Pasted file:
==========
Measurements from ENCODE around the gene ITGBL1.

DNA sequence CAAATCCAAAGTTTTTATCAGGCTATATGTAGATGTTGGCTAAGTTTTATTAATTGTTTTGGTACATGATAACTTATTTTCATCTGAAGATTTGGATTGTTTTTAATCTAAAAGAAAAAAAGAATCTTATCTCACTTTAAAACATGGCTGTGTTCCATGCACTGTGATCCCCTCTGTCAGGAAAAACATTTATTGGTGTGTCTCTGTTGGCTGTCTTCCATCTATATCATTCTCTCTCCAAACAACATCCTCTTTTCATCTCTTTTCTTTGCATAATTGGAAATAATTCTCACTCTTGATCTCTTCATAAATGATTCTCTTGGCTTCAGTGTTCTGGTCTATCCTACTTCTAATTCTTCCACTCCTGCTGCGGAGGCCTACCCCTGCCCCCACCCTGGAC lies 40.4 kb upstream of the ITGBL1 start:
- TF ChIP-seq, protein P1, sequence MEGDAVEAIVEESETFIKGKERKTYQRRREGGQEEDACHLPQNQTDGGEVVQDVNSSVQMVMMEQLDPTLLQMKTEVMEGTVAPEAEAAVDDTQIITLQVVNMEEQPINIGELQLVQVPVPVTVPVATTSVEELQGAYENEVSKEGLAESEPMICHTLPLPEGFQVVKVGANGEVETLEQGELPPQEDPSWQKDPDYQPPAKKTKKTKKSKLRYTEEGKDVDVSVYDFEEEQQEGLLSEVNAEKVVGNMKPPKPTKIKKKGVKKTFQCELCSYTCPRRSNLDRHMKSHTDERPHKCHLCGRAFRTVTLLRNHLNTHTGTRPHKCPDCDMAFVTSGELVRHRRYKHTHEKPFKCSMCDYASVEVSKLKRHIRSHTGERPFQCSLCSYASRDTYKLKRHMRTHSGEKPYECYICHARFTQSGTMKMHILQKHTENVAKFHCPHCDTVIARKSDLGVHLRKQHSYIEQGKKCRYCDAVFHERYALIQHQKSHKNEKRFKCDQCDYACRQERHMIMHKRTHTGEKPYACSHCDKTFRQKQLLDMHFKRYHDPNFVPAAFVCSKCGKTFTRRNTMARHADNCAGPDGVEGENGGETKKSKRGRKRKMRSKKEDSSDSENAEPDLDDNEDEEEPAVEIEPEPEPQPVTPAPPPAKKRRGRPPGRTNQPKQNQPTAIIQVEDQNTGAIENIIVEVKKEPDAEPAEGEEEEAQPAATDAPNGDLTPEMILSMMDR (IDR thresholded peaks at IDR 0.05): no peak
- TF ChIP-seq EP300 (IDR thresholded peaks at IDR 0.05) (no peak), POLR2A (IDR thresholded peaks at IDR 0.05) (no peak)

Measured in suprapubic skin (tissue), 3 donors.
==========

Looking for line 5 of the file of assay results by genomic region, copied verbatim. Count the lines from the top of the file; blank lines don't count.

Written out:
Measured in suprapubic skin (tissue), 3 donors.